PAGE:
HOOP DREAMS:Anthony Davis, Chicago’s Latest Fire

Anthony Davis

It’s been a week the depths and magnitude of few others for Chicago native and newly anointed New Orleans Hornets savior Anthony Davis, who as the top pick in last week’s NBA Draft all but cemented his hometown’s distinction as the premiere source of talent in all of hoops nation.

“Chicago has always been the basketball capital of the world, Hoop’s Nation,” NBA legend and Association Top 50 all-time mainstay IsiahThomas has assured me on more than once occasion and in no uncertain terms over the course of several prior confabs. “We have a style all of our own, no one attacks the game, hoop or another opponent quite the same way we do.”

One can only imagine how much more resolute, not to mention effusive, Thomas’ figures to have grown in his praise over the last several weeks given Davis’ ascension and that of fellow Chi-Town legends Dwyane Wade, Juwan Howard and even Eddy Curry’s in newly minted statuses as NBA champs.

Add to that Derrick Rose’s crowning as the league’s youngest MVP in league history just a few months prior and the current reign of Jabari Parker— his Simeon Career Academy heir apparent— as the top-ranked high school baller in all the nation and overall best since LeBron James, and, well, Thomas’ words start to serve as far more than just lip service. Even Parker’s father, Sonny, packs much pedigree, having played several journeymen years in the NBA and rating as a local legend.

“We’re a different breed,” adds Thomas, ticking off the names of Tim Hardaway, Mark Aguirre, Kevin Garnett, Glenn Rivers, Antoine Walker and Terry Cummings as further glaring examples. “Nowhere else in the country do they play the game as hard as we do. We take no prisoners.”

Even given all that distinction, the 6-11, 230 pound Davis stands an even greater anomaly. Scouts herald him as revolutionary in his style, that rare breed capable of dominating a game without so much as touching the rock. And yet, the one-time high school guard stands capable of beating you with his skills as well. Think a young Bill Russell with grit, combined with the polished prowess of a Tim Duncan.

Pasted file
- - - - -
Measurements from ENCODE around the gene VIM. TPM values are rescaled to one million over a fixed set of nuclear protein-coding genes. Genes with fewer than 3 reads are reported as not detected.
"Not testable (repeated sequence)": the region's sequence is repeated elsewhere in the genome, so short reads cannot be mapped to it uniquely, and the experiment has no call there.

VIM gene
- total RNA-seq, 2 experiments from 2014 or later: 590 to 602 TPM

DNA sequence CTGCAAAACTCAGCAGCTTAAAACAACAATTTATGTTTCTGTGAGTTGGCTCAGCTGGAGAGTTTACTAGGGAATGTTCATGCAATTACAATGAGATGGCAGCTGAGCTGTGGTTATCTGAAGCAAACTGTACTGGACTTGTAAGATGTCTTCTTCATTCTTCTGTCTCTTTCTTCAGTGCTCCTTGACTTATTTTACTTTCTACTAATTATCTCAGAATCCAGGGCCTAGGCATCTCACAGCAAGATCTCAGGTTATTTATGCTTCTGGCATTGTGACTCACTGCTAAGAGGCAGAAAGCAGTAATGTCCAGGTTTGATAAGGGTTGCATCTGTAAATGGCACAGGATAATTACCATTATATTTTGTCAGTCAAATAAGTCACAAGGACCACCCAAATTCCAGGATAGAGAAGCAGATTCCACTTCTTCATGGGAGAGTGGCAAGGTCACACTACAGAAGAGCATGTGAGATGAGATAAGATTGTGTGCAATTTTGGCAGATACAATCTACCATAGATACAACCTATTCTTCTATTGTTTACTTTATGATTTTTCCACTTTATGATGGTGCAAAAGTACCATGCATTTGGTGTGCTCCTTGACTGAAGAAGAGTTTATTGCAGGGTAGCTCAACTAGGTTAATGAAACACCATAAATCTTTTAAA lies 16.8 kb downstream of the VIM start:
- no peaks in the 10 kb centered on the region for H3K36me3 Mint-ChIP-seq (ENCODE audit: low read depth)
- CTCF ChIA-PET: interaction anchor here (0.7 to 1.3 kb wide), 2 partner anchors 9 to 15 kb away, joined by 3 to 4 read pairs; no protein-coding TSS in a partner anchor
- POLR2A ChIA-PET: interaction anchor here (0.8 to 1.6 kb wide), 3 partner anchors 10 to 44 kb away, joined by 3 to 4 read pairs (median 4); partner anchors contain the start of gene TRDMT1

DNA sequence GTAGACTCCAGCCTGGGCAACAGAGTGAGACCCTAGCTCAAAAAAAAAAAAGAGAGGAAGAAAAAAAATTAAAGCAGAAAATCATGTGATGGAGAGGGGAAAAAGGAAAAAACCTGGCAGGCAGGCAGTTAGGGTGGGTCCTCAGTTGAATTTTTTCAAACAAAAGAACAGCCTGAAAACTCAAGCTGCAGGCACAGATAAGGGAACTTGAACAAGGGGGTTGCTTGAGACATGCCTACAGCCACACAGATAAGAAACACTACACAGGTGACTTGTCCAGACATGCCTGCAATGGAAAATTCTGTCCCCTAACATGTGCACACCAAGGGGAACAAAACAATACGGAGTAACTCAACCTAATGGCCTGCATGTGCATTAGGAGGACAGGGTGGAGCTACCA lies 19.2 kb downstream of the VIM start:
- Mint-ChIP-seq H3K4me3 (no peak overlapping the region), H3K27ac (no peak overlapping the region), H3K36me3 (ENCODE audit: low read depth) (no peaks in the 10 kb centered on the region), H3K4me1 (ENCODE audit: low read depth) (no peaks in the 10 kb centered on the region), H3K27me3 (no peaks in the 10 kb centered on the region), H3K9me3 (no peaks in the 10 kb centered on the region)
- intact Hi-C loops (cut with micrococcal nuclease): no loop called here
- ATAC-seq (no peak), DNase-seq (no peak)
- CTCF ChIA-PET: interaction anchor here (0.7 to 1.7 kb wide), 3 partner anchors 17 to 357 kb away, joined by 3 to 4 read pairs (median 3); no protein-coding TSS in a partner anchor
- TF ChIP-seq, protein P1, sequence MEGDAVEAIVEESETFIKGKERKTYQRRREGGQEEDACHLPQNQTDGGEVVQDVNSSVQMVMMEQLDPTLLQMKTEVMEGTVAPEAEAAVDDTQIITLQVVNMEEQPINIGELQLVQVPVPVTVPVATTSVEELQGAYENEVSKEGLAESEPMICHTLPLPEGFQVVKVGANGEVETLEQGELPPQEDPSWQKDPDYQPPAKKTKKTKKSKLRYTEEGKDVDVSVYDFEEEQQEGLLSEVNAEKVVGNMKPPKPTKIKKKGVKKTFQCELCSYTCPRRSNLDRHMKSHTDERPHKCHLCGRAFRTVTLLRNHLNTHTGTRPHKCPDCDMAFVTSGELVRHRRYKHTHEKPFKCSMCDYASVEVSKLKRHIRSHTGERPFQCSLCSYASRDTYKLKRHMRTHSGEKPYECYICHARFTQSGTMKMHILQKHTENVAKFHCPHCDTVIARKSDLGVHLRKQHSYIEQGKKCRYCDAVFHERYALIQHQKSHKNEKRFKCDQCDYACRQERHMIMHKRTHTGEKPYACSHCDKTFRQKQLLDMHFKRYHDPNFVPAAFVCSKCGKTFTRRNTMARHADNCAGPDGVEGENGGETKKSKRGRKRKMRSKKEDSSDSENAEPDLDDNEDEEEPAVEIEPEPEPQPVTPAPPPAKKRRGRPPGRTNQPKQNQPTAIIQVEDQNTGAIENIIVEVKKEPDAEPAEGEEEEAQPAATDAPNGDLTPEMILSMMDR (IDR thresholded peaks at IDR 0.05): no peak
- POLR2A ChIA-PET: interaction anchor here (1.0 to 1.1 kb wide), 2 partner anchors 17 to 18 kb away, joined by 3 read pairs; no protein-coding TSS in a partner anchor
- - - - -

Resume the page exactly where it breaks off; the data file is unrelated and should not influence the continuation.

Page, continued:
“Davis is that unique player,” said ESPN NBA Draft guru Chad Ford. “He remains an elite athlete who runs the floor like a much smaller player. He also has a terrific motor, a huge wingspan and great quickness… he has the makings of an NBA game changer.”

From his sophomore to senior high school season, Davis grew from 6-1 to 6-10 and his understanding of just how quickly the window can close on all the opportunities afforded a superstar pro athlete seems just as prodigious. Already he’s in negotations with several major brands over endorsement deals and has moved just as quickly in trademarking his “Fear the Brow,” and “Raise the Brow” . monikers

Next up, aiding the city of New Orleans in finally putting aside all its misfortunes and rebuilding itself as one of the league’s fastest rising franchises.

“I just want to get everything out of the way, step on the court and not have to worry about anything else,” said Davis, realizing the key to all lays in just how well he comes to excel at his day gig. “Guys do this for a living and now I’ve got the opportunity to do it as well. I’ve got to make sure I’m ready. Al the labor is just starting and I’m ready to work.”

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No one much doubts that, given Davis’ rise on the national scene came into being while he attended a school that housed less than 400 students and competed in one of Chicago’s far less competitive leagues. So much greater was the emphasis placed on academics instead of sports at Perspective High, the school didn’t even have a gym or basketball court, forcing Davis and his mates to be bused to other nearby schools all four years just to hold practices.

And still, Anthony Davis found a way to outwork all his peers, landing him at a scholarship to Kentucky where he led the Wildcats to a national title.

“Luckily those days are behind me now and I can be in the gym as much as I need to be,” Davis now says of those formative times. “I’m glad they’re over… it’s just about work right now.”

Over indeed, for Anthony Davis now stands as a top NBA draft choice. The face of a franchise. The pride of an entire city.

Glenn Minnis is a veteran sports and culture writer who has contributed to the likes of ESPN, Vibe and the NFL Magazine. He has also been on staff at AOL Sports, the Chicago Tribune and was the founding sports editor for 360HipHop.com. You can follow him on Twitter: @glennnyc.


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